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Thursday, February 3, 2011

Are the "Dirty Addicts" Really Us?

Prescription medications are now the second most commonly abused category of drugs, behind only marijuana. The National Institutes of Health estimates that nearly 20 percent of people in the United States have used prescription drugs such as painkillers, sedatives, tranquilizers or steroids for non-medical reasons.

Young people are particularly susceptible. In its first assessment of prescription drug abuse among high-school students in 2009, the Centers For Disease Control and Prevention found that 1 in 5 high-school students has taken a prescription drug without a doctor's prescription. Millions of young people think that because painkillers are prescribed, they’re safe. And if they’re safe, adolescent minds reason, they’re safe in any quantity or combination.  

The behavior isn't confined to any one age group. Seniors are vulnerable because they develop more painful disabilities, take so many prescriptions, and their metabolism changes with age. Among Americans 60 and older, more than 75 percent use two or more prescriptions, and 37 percent use five or more, according to the CDC.

U.S. Department of Health’s Substance Abuse and Mental Health Services Administration (SAMHSA), reported that abuse of opioid painkillers has risen more than 400 percent over the last decade. SAMHSA also revealed that overdose deaths involving prescription drugs increased more than 200 percent from 2001 to 2007, and the number of treatment admissions for prescription opioids increased nearly 300 percent over the same time. These are shocking statistics for everyone.

What Do You Want Me To Do?

Average Joe and Average Jane repeatedly ask a very pertinent question about this alarming behavior: "What can I do to help?" The answer, of course, depends upon the individual and the level of commitment each person is willing to pledge. Realistically, the entire drug culture needs change. However, everyone can take basic steps to help alleviate Rx drug abuse. These requests require very simple personal actions that may save numbers of lives.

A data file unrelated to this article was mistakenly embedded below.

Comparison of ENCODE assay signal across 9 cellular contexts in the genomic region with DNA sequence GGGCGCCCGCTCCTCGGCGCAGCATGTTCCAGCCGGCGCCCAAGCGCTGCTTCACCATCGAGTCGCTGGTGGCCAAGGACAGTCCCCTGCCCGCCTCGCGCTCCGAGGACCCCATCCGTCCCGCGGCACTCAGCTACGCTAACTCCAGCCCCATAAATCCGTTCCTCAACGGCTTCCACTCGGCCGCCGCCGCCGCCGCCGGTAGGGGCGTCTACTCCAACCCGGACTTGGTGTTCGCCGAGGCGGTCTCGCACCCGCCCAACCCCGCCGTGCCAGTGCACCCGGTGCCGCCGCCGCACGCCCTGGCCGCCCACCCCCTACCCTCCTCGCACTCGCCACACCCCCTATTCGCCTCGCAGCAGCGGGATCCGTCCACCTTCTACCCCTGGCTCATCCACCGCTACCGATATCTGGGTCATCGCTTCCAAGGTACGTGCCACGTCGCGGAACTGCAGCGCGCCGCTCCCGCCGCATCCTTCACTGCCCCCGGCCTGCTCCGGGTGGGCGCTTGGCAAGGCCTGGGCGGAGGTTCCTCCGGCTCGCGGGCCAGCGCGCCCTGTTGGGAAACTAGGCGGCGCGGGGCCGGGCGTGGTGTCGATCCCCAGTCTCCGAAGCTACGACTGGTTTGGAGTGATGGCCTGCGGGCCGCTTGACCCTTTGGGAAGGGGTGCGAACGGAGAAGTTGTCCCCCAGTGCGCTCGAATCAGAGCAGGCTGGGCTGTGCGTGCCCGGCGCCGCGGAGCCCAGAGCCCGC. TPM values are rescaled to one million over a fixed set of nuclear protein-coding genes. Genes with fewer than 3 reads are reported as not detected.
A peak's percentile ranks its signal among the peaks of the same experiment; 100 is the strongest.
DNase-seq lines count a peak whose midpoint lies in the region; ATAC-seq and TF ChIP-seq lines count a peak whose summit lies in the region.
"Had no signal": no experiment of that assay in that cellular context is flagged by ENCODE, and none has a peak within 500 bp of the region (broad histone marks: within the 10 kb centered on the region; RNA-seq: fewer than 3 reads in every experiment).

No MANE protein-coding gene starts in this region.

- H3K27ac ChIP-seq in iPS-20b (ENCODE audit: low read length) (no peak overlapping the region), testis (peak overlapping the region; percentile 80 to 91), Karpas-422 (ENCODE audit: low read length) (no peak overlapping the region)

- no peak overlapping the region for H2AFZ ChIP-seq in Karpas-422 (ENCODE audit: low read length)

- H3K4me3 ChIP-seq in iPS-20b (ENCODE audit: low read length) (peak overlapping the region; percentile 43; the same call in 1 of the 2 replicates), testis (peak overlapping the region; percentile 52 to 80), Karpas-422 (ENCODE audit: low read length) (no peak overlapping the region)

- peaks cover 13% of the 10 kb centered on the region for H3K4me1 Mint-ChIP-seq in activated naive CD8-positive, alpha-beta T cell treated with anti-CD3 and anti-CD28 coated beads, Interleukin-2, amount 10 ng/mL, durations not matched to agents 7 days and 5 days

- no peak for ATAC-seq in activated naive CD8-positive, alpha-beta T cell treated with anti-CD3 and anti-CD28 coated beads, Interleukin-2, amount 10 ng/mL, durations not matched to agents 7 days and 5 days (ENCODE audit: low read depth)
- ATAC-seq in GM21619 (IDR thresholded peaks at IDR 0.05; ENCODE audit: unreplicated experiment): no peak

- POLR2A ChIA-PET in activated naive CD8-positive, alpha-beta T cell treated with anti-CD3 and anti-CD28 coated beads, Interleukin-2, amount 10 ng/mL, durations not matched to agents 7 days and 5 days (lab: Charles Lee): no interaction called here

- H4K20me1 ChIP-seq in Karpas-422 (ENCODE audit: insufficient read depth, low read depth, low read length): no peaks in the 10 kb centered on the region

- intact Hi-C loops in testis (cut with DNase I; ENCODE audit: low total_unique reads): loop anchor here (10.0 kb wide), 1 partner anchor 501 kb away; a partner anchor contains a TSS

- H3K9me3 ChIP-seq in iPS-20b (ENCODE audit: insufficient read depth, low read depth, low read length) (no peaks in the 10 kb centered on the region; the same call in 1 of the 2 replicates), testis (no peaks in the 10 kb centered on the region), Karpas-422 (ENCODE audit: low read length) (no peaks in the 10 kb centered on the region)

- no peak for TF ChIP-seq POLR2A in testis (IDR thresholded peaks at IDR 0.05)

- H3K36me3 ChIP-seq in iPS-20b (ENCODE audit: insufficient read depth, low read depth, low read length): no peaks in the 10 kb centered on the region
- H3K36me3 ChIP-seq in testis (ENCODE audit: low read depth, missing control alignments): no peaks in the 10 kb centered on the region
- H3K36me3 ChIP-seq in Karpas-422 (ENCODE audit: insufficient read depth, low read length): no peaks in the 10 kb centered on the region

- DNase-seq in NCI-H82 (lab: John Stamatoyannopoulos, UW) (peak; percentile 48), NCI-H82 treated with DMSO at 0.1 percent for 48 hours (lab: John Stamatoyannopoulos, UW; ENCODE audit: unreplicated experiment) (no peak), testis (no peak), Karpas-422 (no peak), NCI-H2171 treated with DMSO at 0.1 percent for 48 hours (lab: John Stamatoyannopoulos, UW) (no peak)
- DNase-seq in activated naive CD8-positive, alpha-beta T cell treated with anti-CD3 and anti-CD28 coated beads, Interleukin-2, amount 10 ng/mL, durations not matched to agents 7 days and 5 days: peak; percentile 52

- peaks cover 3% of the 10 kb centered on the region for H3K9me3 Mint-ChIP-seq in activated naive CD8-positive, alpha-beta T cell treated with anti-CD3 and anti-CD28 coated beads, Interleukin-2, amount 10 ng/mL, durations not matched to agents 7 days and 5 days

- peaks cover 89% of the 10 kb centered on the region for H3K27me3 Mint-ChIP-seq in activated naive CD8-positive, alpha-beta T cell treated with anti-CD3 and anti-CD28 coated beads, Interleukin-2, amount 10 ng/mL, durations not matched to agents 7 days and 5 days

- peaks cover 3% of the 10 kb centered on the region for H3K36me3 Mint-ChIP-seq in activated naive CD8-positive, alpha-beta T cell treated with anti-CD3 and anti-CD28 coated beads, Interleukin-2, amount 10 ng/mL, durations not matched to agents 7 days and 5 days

The Partnership For a Drug Free America has compiled a list of wonderful suggestions for Average Joe and Average Jane. Dr. Barbara Herbert includes many of these in a newspaper column she writes. (Dr. Barbara Herbert, "Fighting Prescription Drug Abuse," The Metro West Daily News, November 23 2010)

* Trust your doctor when addressing an illness. If your physician knows that a prescription medication won't do anything for your condition, don't ask for one.

* Ensure you're using these drugs precisely as directed. If you have any questions at all, check with your physician or pharmacist.

* Store medications safely, under lock and key, if necessary, so that they won't be susceptible to misuse or theft.

* Parents must be especially alert. Of youth age 12 to 17 who have abused pain relievers, 64 percent cite friends or relatives as their source, typically without their knowledge. Talk to your children about the misuse of prescription medication and the dangers it presents.

* If you care for an elderly person, take all steps to see that the patient understands how and when to take their medication. Advise other family members or caretakers as well.